Symptoms, Spread, Solution and Sterilising
A BIT ABOUT DAHLIA VIRUSES
Dahlia viruses seem to be an area that many gardeners and growers know little about.
A number of viruses can effect dahlias including:
- dahlia mosaic virus,
- dahlia common mosaic virus
- cucumber mosaic virus,
- tomato spotted wilt virus,
- impatiens necrotic spot virus and
- tobacco streak virus.
Virus is a big deal because it is INCURABLE!
When I first started to grow dahlias I was completely unaware of virus and I am grateful that none of the initial plants I bought were affected (as far as I know), however as I have added new varieties to our farm, I have inadvertently bought virus contaminated stock. Over time I have done more research and reading into this important area and had discussions with other growers about virus and what we can do to combat it. This is extremely important for the health of your own plants and even more so if you sell, swap or give tubers to others.
Why is virus a problem?
If a plant has a virus it is like being sick. Virus weakens the plants, it can cause stunted growth, distorted foliage and flowers and can ultimately kill the plant. It can mean that dahlia clumps divide into less tubers, that tubers are more prone to storage issues like rot and that they produce less vigorous plants (e.g. Shorter in growth, less productive, weaker plants). It becomes more of a problem over time as plants can become infected with multiple viruses and can never be ‘cured’ from virus, even if the symptoms appear to improve.
So first, how do we identify virus in our plants? What does it look like?
Virus usually presents as yellowing on the leaf in some form. It can look like “yellow spots or blotches, mosaic, vein yellowing, yellow line patterns, leaf margin yellowing and necrosis”. Twisted leaves can also be a symptom of virus, although in my experience twisted leaves can also be caused by mite damage. Flat leaves are usually a sign of healthy plants. Some virus symptoms can be difficult to see in full sun but are more visible in the shade according to Professor Hanu Pappu at Washington State University – so if you’re not sure give that a go!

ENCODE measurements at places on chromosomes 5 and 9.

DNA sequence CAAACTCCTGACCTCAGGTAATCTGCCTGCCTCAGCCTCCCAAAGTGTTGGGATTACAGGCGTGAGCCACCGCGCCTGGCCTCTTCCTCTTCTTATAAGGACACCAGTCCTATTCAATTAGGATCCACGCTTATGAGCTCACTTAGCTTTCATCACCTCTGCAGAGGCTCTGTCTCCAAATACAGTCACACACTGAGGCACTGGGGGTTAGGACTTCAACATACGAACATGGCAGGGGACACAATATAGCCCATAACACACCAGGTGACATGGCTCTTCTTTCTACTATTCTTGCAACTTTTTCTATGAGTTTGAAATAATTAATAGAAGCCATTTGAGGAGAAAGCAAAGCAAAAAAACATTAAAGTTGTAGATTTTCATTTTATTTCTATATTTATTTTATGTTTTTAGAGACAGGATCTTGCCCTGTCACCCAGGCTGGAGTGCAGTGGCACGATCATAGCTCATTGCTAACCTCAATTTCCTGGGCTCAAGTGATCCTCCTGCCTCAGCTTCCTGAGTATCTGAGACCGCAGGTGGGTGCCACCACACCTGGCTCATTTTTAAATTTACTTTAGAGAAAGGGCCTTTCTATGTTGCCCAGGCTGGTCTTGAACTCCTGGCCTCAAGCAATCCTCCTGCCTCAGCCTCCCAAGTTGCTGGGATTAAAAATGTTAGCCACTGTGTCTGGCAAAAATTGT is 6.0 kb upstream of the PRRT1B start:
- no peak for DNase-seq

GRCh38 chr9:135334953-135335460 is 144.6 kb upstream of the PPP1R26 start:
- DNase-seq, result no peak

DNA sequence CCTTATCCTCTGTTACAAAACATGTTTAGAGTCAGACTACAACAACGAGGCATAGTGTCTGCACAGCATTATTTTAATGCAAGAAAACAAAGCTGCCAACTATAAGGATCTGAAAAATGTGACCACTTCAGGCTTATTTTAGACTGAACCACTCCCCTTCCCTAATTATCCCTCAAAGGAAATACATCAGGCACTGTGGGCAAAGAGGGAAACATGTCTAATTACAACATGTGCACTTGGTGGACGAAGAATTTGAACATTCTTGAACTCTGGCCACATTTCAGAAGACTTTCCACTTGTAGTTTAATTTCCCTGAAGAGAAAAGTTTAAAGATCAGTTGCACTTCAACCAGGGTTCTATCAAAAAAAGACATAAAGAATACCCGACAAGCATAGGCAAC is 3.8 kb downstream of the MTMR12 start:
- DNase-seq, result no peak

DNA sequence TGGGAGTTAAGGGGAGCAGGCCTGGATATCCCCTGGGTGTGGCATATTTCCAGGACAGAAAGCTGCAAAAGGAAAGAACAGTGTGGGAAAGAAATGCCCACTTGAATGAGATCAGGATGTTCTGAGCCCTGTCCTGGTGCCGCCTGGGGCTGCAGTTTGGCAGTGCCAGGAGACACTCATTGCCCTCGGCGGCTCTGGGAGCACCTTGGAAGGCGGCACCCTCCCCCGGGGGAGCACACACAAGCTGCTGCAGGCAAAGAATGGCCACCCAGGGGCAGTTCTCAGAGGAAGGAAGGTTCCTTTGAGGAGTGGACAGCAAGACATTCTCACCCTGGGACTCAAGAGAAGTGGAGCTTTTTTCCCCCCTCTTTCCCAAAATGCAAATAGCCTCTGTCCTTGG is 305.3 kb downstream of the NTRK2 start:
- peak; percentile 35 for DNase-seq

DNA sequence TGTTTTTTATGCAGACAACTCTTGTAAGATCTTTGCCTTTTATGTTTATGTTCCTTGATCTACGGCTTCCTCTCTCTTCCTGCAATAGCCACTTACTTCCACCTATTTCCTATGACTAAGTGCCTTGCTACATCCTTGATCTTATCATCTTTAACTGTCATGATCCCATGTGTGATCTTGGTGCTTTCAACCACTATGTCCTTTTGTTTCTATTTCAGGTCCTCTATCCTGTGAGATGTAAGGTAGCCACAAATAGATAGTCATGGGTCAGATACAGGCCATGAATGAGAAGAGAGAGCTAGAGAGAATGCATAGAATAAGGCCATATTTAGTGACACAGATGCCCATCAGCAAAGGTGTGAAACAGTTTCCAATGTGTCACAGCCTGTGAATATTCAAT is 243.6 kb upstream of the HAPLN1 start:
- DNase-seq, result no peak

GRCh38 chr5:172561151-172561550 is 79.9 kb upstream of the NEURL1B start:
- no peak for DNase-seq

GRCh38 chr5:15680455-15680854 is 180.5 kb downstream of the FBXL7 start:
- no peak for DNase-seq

Many plants show no symptoms even if they are carrying virus.
Here are some photos of virus from plants I’ve seen or that have been shared with me from other growers and gardeners. I’d highly recommend that you listen to the Sustainable Flowers podcast episode on dahlia virus if you wish to learn more about this. In the podcast Clara and Heather explain that symptoms can appear and disappear which may make the plant look like it is better, however unfortunately this is not the case and once infected, a plant remains infected. You can see more photos of virus infected plants on the New Zealand Dahlia Society page.
Virus spreads through the sap of the plant, so if a vector such as an insect or bug (aphids and thrips are a big culprit here) bites a contaminated plant and then a healthy plant it can spread the virus that way. It can also be spread by contaminated tools (e.g. Snips, secateurs) such as when we are cutting flowers or dividing tubers and even using our fingers. Who else here pinches out the dahlia tips with their fingers? I find that easiest and quickest but need to be REALLY careful about doing this. I will endeavour to swap over to using snips for this task in the future and be vigilant about sterilising my tools between clumps when I am dividing too. Virus is also passed down to plants grown from cuttings (it is in the plant cells) and can also be passed down in its seed.